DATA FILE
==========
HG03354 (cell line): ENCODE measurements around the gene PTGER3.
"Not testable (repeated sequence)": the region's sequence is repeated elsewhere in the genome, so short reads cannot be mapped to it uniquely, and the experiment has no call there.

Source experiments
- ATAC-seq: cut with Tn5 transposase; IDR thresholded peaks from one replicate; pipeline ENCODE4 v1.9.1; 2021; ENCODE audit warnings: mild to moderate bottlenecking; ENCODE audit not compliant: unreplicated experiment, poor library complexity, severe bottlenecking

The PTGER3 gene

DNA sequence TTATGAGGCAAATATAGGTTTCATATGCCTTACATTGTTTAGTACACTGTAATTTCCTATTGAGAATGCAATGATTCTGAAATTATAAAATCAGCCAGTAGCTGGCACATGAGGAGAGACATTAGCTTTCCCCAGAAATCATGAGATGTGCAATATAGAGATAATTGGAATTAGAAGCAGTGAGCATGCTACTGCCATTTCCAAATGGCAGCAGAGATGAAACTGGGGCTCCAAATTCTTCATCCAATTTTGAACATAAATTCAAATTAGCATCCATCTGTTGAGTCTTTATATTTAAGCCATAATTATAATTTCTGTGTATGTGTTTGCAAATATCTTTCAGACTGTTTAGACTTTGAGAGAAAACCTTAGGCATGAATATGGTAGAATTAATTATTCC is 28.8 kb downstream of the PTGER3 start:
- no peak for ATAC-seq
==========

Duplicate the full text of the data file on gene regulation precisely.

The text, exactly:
HG03354 (cell line): ENCODE measurements around the gene PTGER3.
"Not testable (repeated sequence)": the region's sequence is repeated elsewhere in the genome, so short reads cannot be mapped to it uniquely, and the experiment has no call there.

Source experiments
- ATAC-seq: cut with Tn5 transposase; IDR thresholded peaks from one replicate; pipeline ENCODE4 v1.9.1; 2021; ENCODE audit warnings: mild to moderate bottlenecking; ENCODE audit not compliant: unreplicated experiment, poor library complexity, severe bottlenecking

The PTGER3 gene

DNA sequence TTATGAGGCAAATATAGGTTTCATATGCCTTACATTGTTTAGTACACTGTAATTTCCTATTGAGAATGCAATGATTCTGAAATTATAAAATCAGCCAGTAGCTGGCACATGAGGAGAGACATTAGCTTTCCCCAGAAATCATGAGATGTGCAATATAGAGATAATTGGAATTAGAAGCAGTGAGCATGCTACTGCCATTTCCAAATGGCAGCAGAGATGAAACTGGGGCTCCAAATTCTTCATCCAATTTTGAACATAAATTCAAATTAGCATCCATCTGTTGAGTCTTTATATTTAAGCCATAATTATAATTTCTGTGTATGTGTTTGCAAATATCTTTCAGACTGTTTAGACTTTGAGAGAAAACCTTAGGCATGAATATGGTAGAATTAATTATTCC is 28.8 kb downstream of the PTGER3 start:
- no peak for ATAC-seq